While few colleges offer “pre-law” programs named as such, choosing the right college – and performing well — will definitely help you get into law school.
But if you don’t go to Harvard for college, don’t fret: you don’t need to attend the most prestigious schools to become a lawyer. In fact, the “right college” means something different for every student. In this article, we’ll explore the path to law school and what colleges can set you up for success.
The Road to Law
Becoming an attorney requires that you earn a bachelor’s degree (undergraduate) and attend three years of law school (graduate). You must subsequently pass the bar exam in the state in which you intend to practice law.
It’s a long road that can leave you loaded with school debt if you aren’t cautious. But it is also – for many – a reliable path to a high salary. While the salary can be attractive, the rigor and challenge level of law school tends to weed out candidates who are only interested in the money. However, if you are passionate about the legal systems of the world and how we can make them better, it could be the right path for you!
What Should I Study in College?
Students preparing for law school are not expected to take specific courses (like pre-med students who have to take organic chemistry, for example).
Instead, law schools look for students whose undergraduate degree demonstrates critical thinking and writing ability. This includes – but is definitely not limited to — history, English, psychology, political science, economics, and philosophy.
There are a few specialized types of law where specific coursework can be a benefit. For example, patent law has its own separate bar exam, and students typically take STEM courses as an undergraduate.
Thinking about what area of law you might be interested in will help here. For example, if you are interested in corporate law, a course in economics would make sense. Showing consistent interest in one potential area of law can help you craft your law school application essay.
Why Choosing the “Right” College is Not So Critical
You needn’t worry about pursuing a “pre-law” program in college, because almost none exist, and they don’t carry much weight with law schools.
This is because all law schools teach students from scratch. They follow a long-standing curriculum that involves the same courses during the first year (criminal law, contracts, constitutional law, real property, and legal research & writing). These are designed to teach you how to “think like a lawyer.” As such, what you study in college is not considered overly significant.
GPA is Important
GPA can be important in your law school applications, but it is not everything. A low GPA doesn’t mean you can’t become a lawyer! However, it’s important to understand that law schools are often talked about in terms of first-, second-, and third-tier schools.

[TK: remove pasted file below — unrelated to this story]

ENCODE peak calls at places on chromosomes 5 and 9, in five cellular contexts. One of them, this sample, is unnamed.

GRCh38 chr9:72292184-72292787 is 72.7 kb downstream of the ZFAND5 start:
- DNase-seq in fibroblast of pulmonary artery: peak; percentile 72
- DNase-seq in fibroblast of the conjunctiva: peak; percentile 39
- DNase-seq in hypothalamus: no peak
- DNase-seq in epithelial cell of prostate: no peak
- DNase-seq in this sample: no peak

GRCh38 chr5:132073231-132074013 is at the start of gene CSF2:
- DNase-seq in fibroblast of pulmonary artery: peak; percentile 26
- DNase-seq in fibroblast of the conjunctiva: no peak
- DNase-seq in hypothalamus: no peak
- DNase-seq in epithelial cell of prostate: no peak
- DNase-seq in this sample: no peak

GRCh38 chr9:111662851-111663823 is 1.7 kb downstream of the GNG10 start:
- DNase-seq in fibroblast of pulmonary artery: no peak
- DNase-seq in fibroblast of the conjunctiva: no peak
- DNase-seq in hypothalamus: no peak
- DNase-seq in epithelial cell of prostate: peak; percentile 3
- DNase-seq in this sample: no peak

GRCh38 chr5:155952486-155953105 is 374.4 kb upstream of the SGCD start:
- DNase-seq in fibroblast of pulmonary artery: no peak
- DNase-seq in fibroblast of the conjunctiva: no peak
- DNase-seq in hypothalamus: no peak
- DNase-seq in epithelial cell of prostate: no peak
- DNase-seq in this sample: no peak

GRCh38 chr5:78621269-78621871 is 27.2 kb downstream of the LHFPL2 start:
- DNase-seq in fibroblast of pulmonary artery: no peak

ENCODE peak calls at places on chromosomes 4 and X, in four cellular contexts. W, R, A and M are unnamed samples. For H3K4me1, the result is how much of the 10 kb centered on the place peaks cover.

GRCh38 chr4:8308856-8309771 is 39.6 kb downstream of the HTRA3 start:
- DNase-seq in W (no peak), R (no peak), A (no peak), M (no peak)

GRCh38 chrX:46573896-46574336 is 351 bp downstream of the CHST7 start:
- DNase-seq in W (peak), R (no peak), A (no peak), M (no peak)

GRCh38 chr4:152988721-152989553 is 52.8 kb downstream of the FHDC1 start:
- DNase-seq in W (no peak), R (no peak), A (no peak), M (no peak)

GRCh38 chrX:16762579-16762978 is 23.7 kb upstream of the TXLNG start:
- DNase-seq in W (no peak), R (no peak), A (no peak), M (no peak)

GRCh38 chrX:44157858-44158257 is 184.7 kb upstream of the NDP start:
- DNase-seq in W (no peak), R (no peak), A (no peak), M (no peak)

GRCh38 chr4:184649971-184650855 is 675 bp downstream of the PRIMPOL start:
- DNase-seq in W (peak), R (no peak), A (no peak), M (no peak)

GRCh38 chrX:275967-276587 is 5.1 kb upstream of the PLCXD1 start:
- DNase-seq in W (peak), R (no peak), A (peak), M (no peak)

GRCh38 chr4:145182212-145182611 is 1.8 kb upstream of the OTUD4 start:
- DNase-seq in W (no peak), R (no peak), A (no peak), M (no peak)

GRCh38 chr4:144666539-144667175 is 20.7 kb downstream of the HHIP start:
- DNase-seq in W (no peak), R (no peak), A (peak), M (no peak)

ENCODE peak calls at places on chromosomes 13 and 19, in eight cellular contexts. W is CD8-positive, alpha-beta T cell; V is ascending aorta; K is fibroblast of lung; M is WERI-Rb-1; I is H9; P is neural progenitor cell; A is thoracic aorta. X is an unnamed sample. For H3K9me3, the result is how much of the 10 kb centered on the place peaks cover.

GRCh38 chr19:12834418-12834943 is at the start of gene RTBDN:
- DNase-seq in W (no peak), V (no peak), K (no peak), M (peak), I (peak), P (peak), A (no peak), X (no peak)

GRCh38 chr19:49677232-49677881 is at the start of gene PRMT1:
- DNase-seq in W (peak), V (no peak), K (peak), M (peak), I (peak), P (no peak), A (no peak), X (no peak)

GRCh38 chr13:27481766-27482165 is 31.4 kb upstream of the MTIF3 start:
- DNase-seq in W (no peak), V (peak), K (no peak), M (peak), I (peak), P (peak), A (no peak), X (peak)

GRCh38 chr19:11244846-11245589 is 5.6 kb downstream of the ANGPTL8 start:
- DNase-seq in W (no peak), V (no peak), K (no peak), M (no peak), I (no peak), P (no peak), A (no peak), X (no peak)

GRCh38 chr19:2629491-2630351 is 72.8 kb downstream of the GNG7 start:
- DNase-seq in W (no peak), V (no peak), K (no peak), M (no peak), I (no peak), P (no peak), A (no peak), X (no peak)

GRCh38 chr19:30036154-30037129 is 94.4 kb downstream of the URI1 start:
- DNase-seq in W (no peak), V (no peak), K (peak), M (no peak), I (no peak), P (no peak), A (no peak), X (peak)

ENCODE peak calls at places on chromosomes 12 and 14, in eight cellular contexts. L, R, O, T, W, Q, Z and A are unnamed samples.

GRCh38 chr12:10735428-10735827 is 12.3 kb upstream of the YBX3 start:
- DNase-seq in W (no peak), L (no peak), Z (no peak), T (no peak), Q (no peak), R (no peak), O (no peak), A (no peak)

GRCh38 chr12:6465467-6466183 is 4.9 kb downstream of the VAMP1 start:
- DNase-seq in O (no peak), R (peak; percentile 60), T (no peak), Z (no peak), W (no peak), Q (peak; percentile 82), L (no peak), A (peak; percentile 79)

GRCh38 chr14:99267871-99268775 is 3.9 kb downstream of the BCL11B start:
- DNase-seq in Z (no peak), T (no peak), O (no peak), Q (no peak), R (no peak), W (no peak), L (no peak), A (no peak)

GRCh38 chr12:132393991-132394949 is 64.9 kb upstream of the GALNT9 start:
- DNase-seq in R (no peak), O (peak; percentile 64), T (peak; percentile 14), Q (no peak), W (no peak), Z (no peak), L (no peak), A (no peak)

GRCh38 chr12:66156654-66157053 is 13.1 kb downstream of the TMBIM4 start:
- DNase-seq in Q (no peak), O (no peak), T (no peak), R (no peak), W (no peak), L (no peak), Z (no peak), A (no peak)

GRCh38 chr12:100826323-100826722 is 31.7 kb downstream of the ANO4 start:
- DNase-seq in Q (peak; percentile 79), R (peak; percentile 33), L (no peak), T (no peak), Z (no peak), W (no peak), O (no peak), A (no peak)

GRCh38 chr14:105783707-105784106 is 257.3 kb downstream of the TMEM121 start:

First-tier schools can help you land prestigious summer internships at top-flight law firms. It’s true, hese schools look for undergrads with “A” averages.
But many highly successful lawyers attend third-tier law schools. These are often schools that cater to working adults – usually with night classes. These schools are less GPA-sensitive because they place more weight on the applicant’s work experience after graduation from college.
GPA and Cost
Legal education is expensive, and you’ll want to consider what you can afford. Are you weighing the soaring tuition for private schools, or the more affordable (but still costly) tuition for state schools?
You don’t have to sacrifice either. Many state universities like the University of Virginia and the University of California at Berkeley offer first-tier law programs, while being on the affordable side. The downside, instead, is that because their application processes tend to be more impersonal and number-driven, your GPA and LSAT may count more.
Your LSAT Score Is Very Important
The LSAT is the requisite exam for law schools, and it can carry a lot of weight.
The LSAT is graded on a score of 180. If you can break 175, for instance, you can get away with a poor GPA. If you score below 145, you will have trouble getting into an accredited law school.
Two parts of the LSAT – reading comprehension and logical reasoning – bear a resemblance to the SAT/ACT. The third part – analytical reasoning, a.k.a. “logic games” – is new.
You’ve probably seen these “logic games” before:
“If Mike wears a blue hat on even calendar days and a red hat on odd calendar days, and the bus only picks up people with red hats on Monday, Wednesday and Sunday, if Mike gets on the bus and there are passengers with blue hats…” etc., etc.
Essentially, these are thought exercises involving contingencies that require you to keep a lot of random information in your head. Detail orientation is a key skill of lawyers.
If you’re truly serious about going to law school, download a practice LSAT and score yourself. Just like the SAT, learning the exam format and taking practice tests can help. But watch those logic games – this is the part of the LSAT that is the bane of many law school applicants.
Lawyering is a Tough Job
As one Supreme Court justice said, “Everyone thinks about becoming a lawyer at some point.”
Just because practicing law does not involve open-heart surgery does not necessarily make it any easier than other demanding professions. Lawyers are well-compensated because the work is difficult, the hours are long, and there is little tolerance for error.
That being said, the law is a vast field with many different fields in which you can practice. Take some time now to learn more. It can pay off in college and law school.
Empowerly Can Help
If you know you want to be a lawyer but don’t know where to go to college, Empowerly’s team of experienced counselors can help. Schedule a free, 30-minute video consultation today.